Awareness of the Help to Buy ISA is low...

...which is sad says property journalist Sharon Dale.

Awareness of the Help to Buy ISA is low, which is sad as it offers a considerable amount of “free money” for first-time buyers saving for a deposit. Even sadder is that this government scheme is coming to an end in November 2019 so now is the time to think about taking advantage of it.

If you are saving to buy your first home and put your money into an Help to Buy ISA, the government will add another 25% to it. You can deposit up to £1,200 in the first month and up to £200 a month after that. So for every £200 monthly deposit you receive a cash bonus of £50. The maximum government bonus you can receive is £3,000 and you need to have saved at least £1,600 in the ISA before becoming eligible for this top up.

If you are purchasing a home with a sibling, partner or friend, they can also open a Help to Buy ISA - providing they are a first-time buyer. If you both save the maximum amount, then you can get a bonus of up to £6,000. It is incredibly generous and on top of that you’ll also get ISA interest of up to approx. 2.5% from the bank/building society.

You can also use the Help to Buy ISA with other government schemes such as the popular Help to Buy equity loan. This sees the government lend you up to 20% of the cost of buying a newly-built home so you’ll only need a 5% cash deposit and a 75% mortgage.

It can also be used as a deposit for a Help to Buy Shared Ownership home.

To qualify for the Help to Buy ISA bonus, your first home must be bought using a mortgage and must have a purchase price of up to £250,000 or up to £450,000 if you are buying in London. It also has to be your main home, so you can’t use this scheme for buy-to-let.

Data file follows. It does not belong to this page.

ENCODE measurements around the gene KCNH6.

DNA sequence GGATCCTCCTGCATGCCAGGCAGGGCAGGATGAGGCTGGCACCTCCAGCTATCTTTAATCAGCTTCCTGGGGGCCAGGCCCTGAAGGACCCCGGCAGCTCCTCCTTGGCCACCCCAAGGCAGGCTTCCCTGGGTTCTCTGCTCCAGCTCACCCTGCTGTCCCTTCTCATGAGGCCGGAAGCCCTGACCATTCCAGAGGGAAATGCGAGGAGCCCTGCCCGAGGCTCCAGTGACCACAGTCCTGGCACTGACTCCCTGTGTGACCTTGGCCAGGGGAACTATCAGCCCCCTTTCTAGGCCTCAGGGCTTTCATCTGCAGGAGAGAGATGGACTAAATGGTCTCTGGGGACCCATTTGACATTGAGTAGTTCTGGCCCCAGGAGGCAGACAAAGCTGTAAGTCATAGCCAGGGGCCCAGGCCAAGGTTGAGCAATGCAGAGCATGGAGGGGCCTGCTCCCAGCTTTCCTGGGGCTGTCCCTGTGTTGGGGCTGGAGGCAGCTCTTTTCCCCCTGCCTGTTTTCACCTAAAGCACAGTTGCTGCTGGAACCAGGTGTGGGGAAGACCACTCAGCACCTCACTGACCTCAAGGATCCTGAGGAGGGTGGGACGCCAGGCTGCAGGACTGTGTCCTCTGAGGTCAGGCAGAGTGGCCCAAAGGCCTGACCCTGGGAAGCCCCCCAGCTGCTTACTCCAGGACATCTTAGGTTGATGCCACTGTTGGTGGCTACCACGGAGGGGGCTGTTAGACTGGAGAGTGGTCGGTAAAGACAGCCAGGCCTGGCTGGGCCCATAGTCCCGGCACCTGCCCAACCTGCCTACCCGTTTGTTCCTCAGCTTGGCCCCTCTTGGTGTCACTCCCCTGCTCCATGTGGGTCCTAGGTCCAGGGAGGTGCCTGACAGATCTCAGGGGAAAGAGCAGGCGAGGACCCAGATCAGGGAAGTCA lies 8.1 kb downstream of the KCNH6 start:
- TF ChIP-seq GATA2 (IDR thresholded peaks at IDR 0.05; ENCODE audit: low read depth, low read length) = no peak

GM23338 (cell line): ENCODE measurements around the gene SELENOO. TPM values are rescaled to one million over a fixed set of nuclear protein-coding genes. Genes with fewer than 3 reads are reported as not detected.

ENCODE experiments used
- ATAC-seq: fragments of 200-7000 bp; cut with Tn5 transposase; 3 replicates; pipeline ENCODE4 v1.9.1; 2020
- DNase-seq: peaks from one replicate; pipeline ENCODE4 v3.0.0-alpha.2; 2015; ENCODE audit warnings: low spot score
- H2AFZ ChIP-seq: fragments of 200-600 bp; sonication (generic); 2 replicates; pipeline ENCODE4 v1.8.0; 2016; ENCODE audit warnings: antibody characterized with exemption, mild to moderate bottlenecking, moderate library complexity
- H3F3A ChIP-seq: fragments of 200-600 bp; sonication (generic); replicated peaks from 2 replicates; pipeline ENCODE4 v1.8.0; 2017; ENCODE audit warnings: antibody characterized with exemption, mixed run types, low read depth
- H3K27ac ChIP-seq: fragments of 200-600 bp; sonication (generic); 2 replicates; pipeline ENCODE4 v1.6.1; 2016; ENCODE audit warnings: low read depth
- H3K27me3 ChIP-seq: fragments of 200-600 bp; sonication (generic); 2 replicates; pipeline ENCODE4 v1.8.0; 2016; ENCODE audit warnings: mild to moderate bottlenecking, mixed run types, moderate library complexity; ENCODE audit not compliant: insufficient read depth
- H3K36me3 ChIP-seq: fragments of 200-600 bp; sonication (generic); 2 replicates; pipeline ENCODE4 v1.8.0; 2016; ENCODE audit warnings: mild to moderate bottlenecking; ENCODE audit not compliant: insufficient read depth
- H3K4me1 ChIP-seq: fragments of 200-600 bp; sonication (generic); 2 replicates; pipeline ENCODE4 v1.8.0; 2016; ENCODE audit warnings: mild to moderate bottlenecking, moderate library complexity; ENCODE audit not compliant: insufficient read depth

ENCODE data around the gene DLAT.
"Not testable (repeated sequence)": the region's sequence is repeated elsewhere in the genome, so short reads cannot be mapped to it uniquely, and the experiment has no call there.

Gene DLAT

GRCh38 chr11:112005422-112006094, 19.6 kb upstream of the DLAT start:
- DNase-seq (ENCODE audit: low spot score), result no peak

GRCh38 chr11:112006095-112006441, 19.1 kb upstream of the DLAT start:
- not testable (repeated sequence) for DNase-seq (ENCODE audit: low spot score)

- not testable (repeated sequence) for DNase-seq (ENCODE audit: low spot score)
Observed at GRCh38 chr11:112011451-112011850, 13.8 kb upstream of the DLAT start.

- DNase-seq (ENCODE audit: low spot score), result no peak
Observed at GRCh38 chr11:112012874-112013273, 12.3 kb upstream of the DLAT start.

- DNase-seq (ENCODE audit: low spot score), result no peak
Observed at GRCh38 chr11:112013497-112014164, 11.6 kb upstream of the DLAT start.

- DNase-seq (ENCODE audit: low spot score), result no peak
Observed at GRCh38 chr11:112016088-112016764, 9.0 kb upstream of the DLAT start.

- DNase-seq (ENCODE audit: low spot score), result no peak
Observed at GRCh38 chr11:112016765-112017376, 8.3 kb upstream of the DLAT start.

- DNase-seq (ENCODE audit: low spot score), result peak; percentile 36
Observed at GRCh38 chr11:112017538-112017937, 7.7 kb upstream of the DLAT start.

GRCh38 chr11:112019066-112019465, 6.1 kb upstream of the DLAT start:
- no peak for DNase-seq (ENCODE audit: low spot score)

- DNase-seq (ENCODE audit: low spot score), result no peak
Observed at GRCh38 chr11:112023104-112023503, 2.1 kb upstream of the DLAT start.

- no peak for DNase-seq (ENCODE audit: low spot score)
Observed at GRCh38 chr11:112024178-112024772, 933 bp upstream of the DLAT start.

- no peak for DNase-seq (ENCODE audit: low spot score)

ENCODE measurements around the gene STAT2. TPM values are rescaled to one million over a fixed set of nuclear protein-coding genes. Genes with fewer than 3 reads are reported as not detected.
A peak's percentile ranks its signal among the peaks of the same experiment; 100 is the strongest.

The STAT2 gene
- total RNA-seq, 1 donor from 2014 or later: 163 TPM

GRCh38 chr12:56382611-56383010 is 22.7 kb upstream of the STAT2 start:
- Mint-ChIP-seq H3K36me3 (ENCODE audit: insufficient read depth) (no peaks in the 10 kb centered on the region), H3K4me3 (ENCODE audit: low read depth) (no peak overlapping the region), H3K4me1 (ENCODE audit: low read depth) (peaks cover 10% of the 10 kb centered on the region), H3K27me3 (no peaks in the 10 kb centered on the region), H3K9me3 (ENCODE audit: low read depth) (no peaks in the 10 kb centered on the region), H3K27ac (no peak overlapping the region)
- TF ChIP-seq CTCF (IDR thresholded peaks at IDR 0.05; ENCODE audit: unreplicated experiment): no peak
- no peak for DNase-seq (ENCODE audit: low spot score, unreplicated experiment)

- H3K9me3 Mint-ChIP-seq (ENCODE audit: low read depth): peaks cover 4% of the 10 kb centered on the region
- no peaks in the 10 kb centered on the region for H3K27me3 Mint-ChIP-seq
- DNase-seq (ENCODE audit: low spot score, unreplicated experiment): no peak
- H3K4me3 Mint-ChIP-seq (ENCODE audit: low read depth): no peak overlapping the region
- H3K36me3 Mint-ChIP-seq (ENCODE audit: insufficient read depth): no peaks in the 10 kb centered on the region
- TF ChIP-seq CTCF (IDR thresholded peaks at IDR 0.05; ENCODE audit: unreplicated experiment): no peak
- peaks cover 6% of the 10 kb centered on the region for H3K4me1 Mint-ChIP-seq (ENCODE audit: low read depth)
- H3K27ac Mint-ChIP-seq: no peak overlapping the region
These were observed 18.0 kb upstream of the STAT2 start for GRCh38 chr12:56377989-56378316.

You can open a Help to Buy ISA any time before the November 30 2019 deadline and continue to receive the government bonus for up to ten years. The account will close for contributions on November 30 2029 and you must claim your bonus by December 1 2030.

If the idea of locking away savings scares you, don’t worry. You can withdraw them at anytime, you just won’t get the bonus money. If you know any first-time buyers then check if they know about this scheme as it’s amazing how many are ignorant of it. 

I’ve advised three people over the last year to save into one and none of them had heard of the scheme before.
If you aren’t quite ready to save for a home yet and can’t open a Help to Buy ISA before next November’s deadline, there is an alternative. It even more generous but there are more strings attached.

The Lifetime ISA, - LISA - allows you to save up to £4,000 a year and the government will give you a 25% bonus on those contributions, so up to £1,000 per year. This is a better deal than the Help to Buy Isa, which has a £2,400 annual savings limit and an annual £600 maximum bonus. Plus, savings can be deposited at any time in a LISA with no monthly cap.

If you start saving at 18 and pay in the maximum £4,000 a year until the age of 50, you could earn a whopping £33,000 bonus. LISAs can also be used as a deposit on more expensive properties with a price cap of £450,000.
However, a LISA can be only be used for a deposit on a house or withdrawn at the age of 50, otherwise there is a 25% withdrawal charge, which means you could get back less than you paid in.

There’s also an age limit. LISAs are only available to those aged between 18 and 39. Another thing to bear in mind is that you must have the LISA for at least a year before you redeem the bonus.


Publish date: 11/10/2018

Publisher: New Home Finder